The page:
She additionally stated that in order to make health insurance more affordable for employees’ dependents and to bring the Commonwealth’s program more in line with those of other states, the Board recommended that the Commonwealth subsidize the cost of dependent health insurance premiums, to the extent financially feasible without impacting the ability to provide single coverage under the lowest cost Option A at no employee contribution. The report recommended that the Commonwealth should also retain the implicit dependent subsidies currently present in the Commonwealth’s Public Employee Health Insurance Program as a result of the relationship between single and dependent premium rates. She stated that in regard to self funding, the Board recommended that the state should self fund its Public Employee Health Insurance Program only if it is highly likely that the risk it would be accepting would be offset by substantial cost savings, after taking into account not only projected claims, re-insurance premiums and third party administrator cost, but also the cost of additional Commonwealth staff required. She stated that the overall impact on the health insurance market in Kentucky must be considered, since the Commonwealth comprises approximately 20% of the individuals with insured healthcare benefits in the entire state.
Senator Marshall Long asked if we should be concerned about the Kentucky health insurance market. Secretary Palmore stated that it is something that should be considered. She stated that it would impact companies coming back into the state. She stated that something must be done regarding provider reimbursement rates if Kentucky wants more providers to enter the Kentucky Market. Representative Jim Bruce asked if Secretary Palmore could tell him the amount of Anthem’s reserves cited by the company at its recent buy out meeting. Secretary Palmore stated that she could not remember the exact amount, but it was millions. Representative Bruce stated that he did not feel like anyone should be worried about Anthem not making a profit.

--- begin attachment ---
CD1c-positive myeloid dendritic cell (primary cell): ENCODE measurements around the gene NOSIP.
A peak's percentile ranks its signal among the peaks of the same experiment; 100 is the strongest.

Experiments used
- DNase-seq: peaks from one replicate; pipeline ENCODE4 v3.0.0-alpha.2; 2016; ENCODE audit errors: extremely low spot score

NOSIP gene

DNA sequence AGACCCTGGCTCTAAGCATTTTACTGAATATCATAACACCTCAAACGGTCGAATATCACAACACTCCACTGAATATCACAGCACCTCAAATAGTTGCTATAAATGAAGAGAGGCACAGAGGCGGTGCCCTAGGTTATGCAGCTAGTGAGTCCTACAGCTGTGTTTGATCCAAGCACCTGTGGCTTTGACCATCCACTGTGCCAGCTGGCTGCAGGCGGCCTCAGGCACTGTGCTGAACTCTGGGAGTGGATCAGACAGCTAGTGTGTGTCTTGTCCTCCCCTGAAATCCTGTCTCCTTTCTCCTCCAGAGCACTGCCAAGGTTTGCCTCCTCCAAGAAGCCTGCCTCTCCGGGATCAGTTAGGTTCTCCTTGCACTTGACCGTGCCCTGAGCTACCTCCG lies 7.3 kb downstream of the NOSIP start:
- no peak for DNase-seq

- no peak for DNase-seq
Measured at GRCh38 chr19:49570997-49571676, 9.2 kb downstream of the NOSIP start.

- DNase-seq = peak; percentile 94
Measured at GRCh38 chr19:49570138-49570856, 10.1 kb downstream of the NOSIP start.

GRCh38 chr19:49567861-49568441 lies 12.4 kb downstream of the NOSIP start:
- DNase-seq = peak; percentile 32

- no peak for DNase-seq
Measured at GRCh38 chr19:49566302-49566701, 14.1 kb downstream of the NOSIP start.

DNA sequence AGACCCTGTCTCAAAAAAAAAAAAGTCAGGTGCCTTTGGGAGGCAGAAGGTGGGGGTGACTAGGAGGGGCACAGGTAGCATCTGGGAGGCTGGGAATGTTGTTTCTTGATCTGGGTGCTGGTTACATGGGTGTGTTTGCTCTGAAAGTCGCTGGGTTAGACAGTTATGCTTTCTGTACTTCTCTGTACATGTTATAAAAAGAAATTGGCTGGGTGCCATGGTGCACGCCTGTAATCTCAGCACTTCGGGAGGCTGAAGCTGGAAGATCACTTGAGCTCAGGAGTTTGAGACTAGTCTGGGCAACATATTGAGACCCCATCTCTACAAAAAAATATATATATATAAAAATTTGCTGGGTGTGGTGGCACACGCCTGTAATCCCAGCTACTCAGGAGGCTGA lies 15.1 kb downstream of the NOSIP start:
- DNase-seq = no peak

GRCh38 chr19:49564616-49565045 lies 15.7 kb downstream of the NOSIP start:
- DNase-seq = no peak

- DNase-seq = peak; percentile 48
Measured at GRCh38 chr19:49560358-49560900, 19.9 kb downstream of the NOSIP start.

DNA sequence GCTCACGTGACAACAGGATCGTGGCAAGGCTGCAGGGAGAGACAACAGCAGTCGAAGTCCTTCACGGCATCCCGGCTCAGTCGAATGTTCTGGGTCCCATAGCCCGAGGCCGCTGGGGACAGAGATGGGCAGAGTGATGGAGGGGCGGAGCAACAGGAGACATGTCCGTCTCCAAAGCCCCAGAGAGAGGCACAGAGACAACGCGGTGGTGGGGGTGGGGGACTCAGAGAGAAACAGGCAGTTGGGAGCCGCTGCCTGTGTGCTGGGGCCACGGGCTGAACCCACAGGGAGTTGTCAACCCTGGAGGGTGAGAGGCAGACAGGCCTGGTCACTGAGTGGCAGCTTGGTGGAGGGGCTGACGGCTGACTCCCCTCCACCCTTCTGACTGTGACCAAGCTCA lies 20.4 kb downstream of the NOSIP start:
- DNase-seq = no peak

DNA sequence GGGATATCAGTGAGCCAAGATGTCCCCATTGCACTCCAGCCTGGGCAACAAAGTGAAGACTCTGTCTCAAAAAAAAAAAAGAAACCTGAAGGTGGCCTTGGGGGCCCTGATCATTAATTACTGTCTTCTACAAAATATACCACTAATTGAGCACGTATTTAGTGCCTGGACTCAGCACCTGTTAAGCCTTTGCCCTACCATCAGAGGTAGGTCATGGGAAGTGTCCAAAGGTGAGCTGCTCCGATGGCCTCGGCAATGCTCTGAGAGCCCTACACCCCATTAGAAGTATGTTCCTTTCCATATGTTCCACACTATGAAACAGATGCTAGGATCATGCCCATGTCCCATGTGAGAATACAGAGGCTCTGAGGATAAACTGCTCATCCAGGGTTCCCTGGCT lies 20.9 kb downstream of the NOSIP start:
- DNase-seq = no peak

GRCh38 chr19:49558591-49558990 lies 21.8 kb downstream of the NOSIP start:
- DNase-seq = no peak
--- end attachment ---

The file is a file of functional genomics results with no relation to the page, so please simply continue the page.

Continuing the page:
Senator Marshall Long pointed out that local governments would be affected as demonstrated by Appendix B-1 of the report. Secretary Palmore stated that Appendix B-1 “Entities with Only Retirees Participating in Commonwealth Group” shows the number of active employees that work for counties and municipalities that have opted out of the group and the number of retirees in the Commonwealth Group. She stated 57,661 active employees opted out and 5,820 retirees participate. Senator Long asked if she knew the ages or sex of the 57,661 that opted out. She stated that she did not know.
Representative Susan Westrom asked what the cost would be to the counties and municipalities if the actives are brought into the group. Secretary Palmore stated that it would vary from county to county, but the cities and municipalities would most likely face increases in their premiums since they are currently insuring only their active employees who are generally younger and healthier than retirees.
Senator Richie Sanders asked why the University of Kentucky and the University of Louisville are not on this list. Secretary Palmore stated that they are self-insured and the state group does not have their retirees.
Senator Dan Seum asked if the University of Kentucky and University of Louisville have better insurance rates. Secretary Palmore stated that it would be hard to compete with the universities because they own their hospitals.
Senator Tom Buford recognized Prentice Harvey and Brandon Emlen, State Farm Insurance, Bob Hearns, National Association of Independent Insurers, and Greg Kosse, General Counsel, Kentucky Farm Bureau to discuss the rating of young drivers based on gender.